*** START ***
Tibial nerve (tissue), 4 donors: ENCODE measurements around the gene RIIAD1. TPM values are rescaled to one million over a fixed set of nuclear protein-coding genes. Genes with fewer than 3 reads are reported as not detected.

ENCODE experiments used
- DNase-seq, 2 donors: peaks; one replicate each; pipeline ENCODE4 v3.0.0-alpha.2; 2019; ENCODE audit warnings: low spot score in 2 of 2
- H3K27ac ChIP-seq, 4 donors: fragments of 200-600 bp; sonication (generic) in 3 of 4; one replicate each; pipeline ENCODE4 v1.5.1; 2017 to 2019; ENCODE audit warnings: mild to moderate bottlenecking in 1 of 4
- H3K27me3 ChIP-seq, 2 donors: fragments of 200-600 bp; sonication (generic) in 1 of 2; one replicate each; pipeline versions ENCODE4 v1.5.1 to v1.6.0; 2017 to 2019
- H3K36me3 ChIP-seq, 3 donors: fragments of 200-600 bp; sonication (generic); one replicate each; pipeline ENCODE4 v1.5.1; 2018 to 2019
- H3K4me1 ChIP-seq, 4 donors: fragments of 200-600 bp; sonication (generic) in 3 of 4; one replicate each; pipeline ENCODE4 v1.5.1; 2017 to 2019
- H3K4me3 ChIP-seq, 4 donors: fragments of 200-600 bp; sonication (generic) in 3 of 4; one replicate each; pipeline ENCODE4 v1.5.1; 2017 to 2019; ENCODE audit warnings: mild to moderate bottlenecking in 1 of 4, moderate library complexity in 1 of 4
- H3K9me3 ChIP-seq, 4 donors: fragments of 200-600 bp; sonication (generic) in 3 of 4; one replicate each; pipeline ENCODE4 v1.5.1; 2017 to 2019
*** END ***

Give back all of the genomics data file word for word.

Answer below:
Tibial nerve (tissue), 4 donors: ENCODE measurements around the gene RIIAD1. TPM values are rescaled to one million over a fixed set of nuclear protein-coding genes. Genes with fewer than 3 reads are reported as not detected.

ENCODE experiments used
- DNase-seq, 2 donors: peaks; one replicate each; pipeline ENCODE4 v3.0.0-alpha.2; 2019; ENCODE audit warnings: low spot score in 2 of 2
- H3K27ac ChIP-seq, 4 donors: fragments of 200-600 bp; sonication (generic) in 3 of 4; one replicate each; pipeline ENCODE4 v1.5.1; 2017 to 2019; ENCODE audit warnings: mild to moderate bottlenecking in 1 of 4
- H3K27me3 ChIP-seq, 2 donors: fragments of 200-600 bp; sonication (generic) in 1 of 2; one replicate each; pipeline versions ENCODE4 v1.5.1 to v1.6.0; 2017 to 2019
- H3K36me3 ChIP-seq, 3 donors: fragments of 200-600 bp; sonication (generic); one replicate each; pipeline ENCODE4 v1.5.1; 2018 to 2019
- H3K4me1 ChIP-seq, 4 donors: fragments of 200-600 bp; sonication (generic) in 3 of 4; one replicate each; pipeline ENCODE4 v1.5.1; 2017 to 2019
- H3K4me3 ChIP-seq, 4 donors: fragments of 200-600 bp; sonication (generic) in 3 of 4; one replicate each; pipeline ENCODE4 v1.5.1; 2017 to 2019; ENCODE audit warnings: mild to moderate bottlenecking in 1 of 4, moderate library complexity in 1 of 4
- H3K9me3 ChIP-seq, 4 donors: fragments of 200-600 bp; sonication (generic) in 3 of 4; one replicate each; pipeline ENCODE4 v1.5.1; 2017 to 2019